Thursday, June 30, 2011

Ryan O'Neil in So Fine 1981

Obscurity factor: 6

Next in our little Ryan O'Neal festival is this 1981 comedy. Bobby Fine is an egg head professor, the son of garment manufacturer Jack (Jack Warden). Jack's business is going down the tubes, and so is Jack if he can't come up with the money to pay loan shark Eddie (Richard Kiel) back. To further complicate matters, Bobby is having an affair with Eddie's wife, Lira (Mariangela Melato) - not something you do to a 7 foot tall man. One morning after being trapped under Lira's bed Bobby escapes the house, but isn't able to retrieve his clothes, so he wears a sweater and jeans belonging to Lira. On the way to his father's office he rips the ass in them and stuffs the holes with plastic. When he finally gets to the office a new fashion fad is born - So Fine jeans with windows in the back. Needless to say the public goes mad for this new fangled fashion fad, but will Bobby and Jack be able to stay alive long enough to enjoy the success?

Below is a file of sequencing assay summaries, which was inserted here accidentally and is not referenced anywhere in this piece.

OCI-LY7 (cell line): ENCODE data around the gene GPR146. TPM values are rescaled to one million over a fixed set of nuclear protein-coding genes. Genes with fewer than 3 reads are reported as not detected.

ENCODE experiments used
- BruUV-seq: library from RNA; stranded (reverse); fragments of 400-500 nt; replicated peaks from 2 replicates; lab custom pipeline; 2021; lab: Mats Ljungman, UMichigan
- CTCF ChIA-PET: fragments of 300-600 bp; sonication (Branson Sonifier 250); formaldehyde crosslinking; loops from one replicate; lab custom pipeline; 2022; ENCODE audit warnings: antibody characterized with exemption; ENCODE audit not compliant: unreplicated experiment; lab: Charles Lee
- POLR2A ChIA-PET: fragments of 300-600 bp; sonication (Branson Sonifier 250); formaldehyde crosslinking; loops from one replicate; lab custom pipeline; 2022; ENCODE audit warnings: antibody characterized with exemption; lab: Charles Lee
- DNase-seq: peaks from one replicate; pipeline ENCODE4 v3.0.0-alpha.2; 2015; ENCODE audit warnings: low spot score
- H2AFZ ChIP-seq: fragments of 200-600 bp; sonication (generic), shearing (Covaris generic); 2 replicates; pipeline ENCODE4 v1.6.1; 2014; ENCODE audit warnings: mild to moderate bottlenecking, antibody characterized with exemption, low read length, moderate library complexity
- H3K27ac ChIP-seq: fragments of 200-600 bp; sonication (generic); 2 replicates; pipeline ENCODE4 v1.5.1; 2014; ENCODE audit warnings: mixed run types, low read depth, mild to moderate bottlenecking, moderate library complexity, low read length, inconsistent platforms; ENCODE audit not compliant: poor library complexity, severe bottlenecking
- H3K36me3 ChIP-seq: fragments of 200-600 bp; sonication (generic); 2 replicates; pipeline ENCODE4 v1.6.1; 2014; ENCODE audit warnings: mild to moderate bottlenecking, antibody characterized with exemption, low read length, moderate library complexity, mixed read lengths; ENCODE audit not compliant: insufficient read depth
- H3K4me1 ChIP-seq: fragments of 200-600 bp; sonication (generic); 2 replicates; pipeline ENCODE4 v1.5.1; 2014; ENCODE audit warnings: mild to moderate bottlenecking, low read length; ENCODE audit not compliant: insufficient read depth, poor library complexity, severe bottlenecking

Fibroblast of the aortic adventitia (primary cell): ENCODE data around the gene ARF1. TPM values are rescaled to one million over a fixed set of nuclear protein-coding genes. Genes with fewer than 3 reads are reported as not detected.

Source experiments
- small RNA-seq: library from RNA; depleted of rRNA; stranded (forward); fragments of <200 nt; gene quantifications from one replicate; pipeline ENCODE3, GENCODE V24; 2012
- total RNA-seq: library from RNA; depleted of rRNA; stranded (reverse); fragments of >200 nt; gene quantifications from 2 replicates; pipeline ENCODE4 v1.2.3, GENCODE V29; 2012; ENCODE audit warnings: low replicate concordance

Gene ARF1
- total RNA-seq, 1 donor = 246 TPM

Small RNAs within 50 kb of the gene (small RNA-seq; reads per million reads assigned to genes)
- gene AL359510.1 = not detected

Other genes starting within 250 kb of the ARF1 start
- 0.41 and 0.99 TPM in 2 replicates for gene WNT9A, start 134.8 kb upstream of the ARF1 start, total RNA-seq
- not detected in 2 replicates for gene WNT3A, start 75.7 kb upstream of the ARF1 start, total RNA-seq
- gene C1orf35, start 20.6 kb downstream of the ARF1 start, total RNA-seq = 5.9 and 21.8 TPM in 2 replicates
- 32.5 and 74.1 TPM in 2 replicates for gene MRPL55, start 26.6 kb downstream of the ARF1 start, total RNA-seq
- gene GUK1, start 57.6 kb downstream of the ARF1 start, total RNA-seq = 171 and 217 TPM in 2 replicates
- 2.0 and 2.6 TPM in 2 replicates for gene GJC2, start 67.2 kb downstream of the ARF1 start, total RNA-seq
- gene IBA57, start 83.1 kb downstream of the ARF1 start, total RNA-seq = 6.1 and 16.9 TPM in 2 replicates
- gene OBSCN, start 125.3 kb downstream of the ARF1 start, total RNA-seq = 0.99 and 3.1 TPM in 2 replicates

This wacky comedy was written and produced by Andrew Bergman, who lent his writing talent to Blazing Saddles, among other kooky films. Look for Fred Gwynne in a small role, and a riotous scene in during an unfortunate production of Othello. Unfortunately we don't get to see Ryan O'Neal's backside in the jeans for near long enough.

This film was recently released on DVD by the Warner Archive as a print-on-demand title. Above is the So Fine commercial and montage of the jeans success featuring Anita Morris, who was making a big splash on Broadway in Nine at the time. It was uploaded to YouTube by TheViewMonster.

Obscurity factor: 6 (Remembered for its gimmick, newly available on DVD, largely forgotten otherwise)


  1. The film featured Mariangelo Melato (she was the wife in Wertmuller's Swept Away) I had thought she had faded into obscurity but on a recent trip to Rome discovered that she is one of the most repsected and seriously regarded actresses in the Italian theatre.

  2. It's interesting how stars can be huge in one market and virtually unknown in another... Fame is a strange thing.